Abstract Title

Session S-02B: Toxics in the Nearshore

Keywords

Toxics

Start Date

30-4-2014 1:30 PM

End Date

30-4-2014 3:00 PM

Description

Dungeness crab (Metacarcinus magister) and spot prawn (Pandalus platyceros) are two common, abundant, and ecologically important benthic crustaceans that support valuable recreational, subsistence, and commercial fisheries in Puget Sound. The purpose of this study was to evaluate the geographic extent and magnitude of toxic contaminants in these two species throughout eight Puget Sound basins and three urbanized embayments as sub-locations; Elliott Bay (Seattle), Sinclair Inlet (Bremerton), and Commencement Bay (Tacoma). Data generated from this study were also provided to the Washington Department of Health for their human health risk assessment of these species. Two hundred forty Dungeness crabs were collected at 54 stations, generating 56 crab muscle and 19 crab hepatopancreas composites while 777 spot prawns were collected at 42 stations, generating 43 spot prawn muscle and 16 spot prawn head-tissue composites. Persistent organic pollutants (POPs) including polychlorinated biphenyls (PCBs), polybrominated diphenyl ethers (PBDEs), polycyclic aromatic hydrocarbons (PAHs), and organochlorine pesticides as well as six metals (mercury, arsenic, cadmium, copper, lead and zinc) were analyzed in the crab and prawn tissues. Generally, the highest concentrations of POPs were observed in urban areas while most metals were found at varying levels in Dungeness crab and spot prawn muscle throughout Puget Sound. Total PCBs in muscle tissue from both species ranged from the limit of quantitation (roughly 0.85 ng/g ww) to 12 ng/g ww in non urban locations and from 14 to 180 ng/g ww in the three urban areas. PBDEs (sum of 11 congeners) and PAHs (sum of 37 analytes) in muscle tissue were low overall with all concentrations less than 6 ng/g ww. With the exception of a few metals, contaminant concentrations in the hepatopancreas of Dungeness crab and head tissue of spot prawn were as much as 36 times higher than the concentrations reported in corresponding muscle samples, suggesting POPs were being concentrated in the primary detoxifying organ in these species. This first time broad-scale Puget Sound wide assessment of these two crustaceans provides vital information into how contaminants are geographically distributed throughout the area and how they accumulate in these two important species of the Puget Sound food web.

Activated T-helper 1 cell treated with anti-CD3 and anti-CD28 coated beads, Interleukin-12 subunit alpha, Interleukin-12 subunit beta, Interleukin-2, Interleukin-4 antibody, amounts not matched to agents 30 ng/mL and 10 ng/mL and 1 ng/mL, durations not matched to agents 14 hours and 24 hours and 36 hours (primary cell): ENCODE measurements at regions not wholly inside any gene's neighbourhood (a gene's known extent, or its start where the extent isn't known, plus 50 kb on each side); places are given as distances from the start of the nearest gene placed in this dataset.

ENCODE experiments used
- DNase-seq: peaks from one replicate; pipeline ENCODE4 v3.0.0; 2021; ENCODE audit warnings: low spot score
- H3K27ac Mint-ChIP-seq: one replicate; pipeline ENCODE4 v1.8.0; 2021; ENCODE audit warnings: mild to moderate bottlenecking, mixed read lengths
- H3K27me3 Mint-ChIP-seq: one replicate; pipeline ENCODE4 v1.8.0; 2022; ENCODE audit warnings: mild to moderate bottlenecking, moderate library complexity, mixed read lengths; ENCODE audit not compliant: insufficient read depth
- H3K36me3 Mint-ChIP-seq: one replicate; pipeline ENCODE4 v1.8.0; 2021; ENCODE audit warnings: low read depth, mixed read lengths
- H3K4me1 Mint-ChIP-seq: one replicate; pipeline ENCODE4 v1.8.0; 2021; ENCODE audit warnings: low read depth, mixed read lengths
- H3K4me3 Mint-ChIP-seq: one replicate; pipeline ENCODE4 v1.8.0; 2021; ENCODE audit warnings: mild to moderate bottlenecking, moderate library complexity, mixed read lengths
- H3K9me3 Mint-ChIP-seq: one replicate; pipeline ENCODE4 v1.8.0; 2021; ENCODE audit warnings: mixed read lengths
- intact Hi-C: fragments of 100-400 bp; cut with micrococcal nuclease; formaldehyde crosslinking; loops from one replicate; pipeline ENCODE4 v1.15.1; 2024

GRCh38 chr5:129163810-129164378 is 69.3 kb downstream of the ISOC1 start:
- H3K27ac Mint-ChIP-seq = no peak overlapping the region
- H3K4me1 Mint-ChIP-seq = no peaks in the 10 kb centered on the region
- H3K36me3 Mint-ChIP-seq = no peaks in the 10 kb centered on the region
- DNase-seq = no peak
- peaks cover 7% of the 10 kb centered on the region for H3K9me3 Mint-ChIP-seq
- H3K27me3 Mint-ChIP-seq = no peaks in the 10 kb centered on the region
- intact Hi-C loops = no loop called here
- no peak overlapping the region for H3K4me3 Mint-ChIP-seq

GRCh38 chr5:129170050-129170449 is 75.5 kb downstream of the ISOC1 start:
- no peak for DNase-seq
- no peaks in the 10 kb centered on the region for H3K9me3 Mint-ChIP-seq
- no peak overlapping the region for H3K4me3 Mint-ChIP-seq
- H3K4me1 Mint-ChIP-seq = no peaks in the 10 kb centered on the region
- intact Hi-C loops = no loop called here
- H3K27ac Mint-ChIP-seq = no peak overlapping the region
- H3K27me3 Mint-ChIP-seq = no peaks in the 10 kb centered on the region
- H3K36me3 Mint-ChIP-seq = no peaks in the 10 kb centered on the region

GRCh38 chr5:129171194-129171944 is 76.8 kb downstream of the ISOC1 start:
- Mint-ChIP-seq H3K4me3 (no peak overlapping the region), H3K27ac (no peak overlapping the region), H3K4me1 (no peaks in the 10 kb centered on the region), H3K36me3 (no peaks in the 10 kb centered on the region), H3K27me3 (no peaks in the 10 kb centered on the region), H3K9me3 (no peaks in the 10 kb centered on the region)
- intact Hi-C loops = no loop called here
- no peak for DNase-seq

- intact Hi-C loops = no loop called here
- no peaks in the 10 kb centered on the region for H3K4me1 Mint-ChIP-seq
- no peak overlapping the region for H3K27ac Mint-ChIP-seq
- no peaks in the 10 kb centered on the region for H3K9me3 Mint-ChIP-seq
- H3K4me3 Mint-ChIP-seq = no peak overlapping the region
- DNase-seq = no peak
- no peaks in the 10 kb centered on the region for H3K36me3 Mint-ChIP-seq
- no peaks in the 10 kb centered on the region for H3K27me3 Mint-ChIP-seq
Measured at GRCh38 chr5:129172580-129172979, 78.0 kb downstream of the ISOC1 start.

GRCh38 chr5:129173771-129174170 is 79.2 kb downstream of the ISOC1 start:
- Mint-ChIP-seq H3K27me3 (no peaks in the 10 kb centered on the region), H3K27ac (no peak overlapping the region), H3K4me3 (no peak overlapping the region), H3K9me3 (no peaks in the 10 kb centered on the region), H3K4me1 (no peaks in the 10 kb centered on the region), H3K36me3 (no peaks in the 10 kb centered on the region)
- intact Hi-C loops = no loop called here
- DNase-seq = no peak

This document is currently not available here.

Share

COinS
 
Apr 30th, 1:30 PM Apr 30th, 3:00 PM

A broad-scale assessment of toxic contaminants in Dungeness crabs (Metacarcinus magister) and spot prawns (Pandalus platyceros) from Puget Sound, Washington

Room 608-609

Dungeness crab (Metacarcinus magister) and spot prawn (Pandalus platyceros) are two common, abundant, and ecologically important benthic crustaceans that support valuable recreational, subsistence, and commercial fisheries in Puget Sound. The purpose of this study was to evaluate the geographic extent and magnitude of toxic contaminants in these two species throughout eight Puget Sound basins and three urbanized embayments as sub-locations; Elliott Bay (Seattle), Sinclair Inlet (Bremerton), and Commencement Bay (Tacoma). Data generated from this study were also provided to the Washington Department of Health for their human health risk assessment of these species. Two hundred forty Dungeness crabs were collected at 54 stations, generating 56 crab muscle and 19 crab hepatopancreas composites while 777 spot prawns were collected at 42 stations, generating 43 spot prawn muscle and 16 spot prawn head-tissue composites. Persistent organic pollutants (POPs) including polychlorinated biphenyls (PCBs), polybrominated diphenyl ethers (PBDEs), polycyclic aromatic hydrocarbons (PAHs), and organochlorine pesticides as well as six metals (mercury, arsenic, cadmium, copper, lead and zinc) were analyzed in the crab and prawn tissues. Generally, the highest concentrations of POPs were observed in urban areas while most metals were found at varying levels in Dungeness crab and spot prawn muscle throughout Puget Sound. Total PCBs in muscle tissue from both species ranged from the limit of quantitation (roughly 0.85 ng/g ww) to 12 ng/g ww in non urban locations and from 14 to 180 ng/g ww in the three urban areas. PBDEs (sum of 11 congeners) and PAHs (sum of 37 analytes) in muscle tissue were low overall with all concentrations less than 6 ng/g ww. With the exception of a few metals, contaminant concentrations in the hepatopancreas of Dungeness crab and head tissue of spot prawn were as much as 36 times higher than the concentrations reported in corresponding muscle samples, suggesting POPs were being concentrated in the primary detoxifying organ in these species. This first time broad-scale Puget Sound wide assessment of these two crustaceans provides vital information into how contaminants are geographically distributed throughout the area and how they accumulate in these two important species of the Puget Sound food web.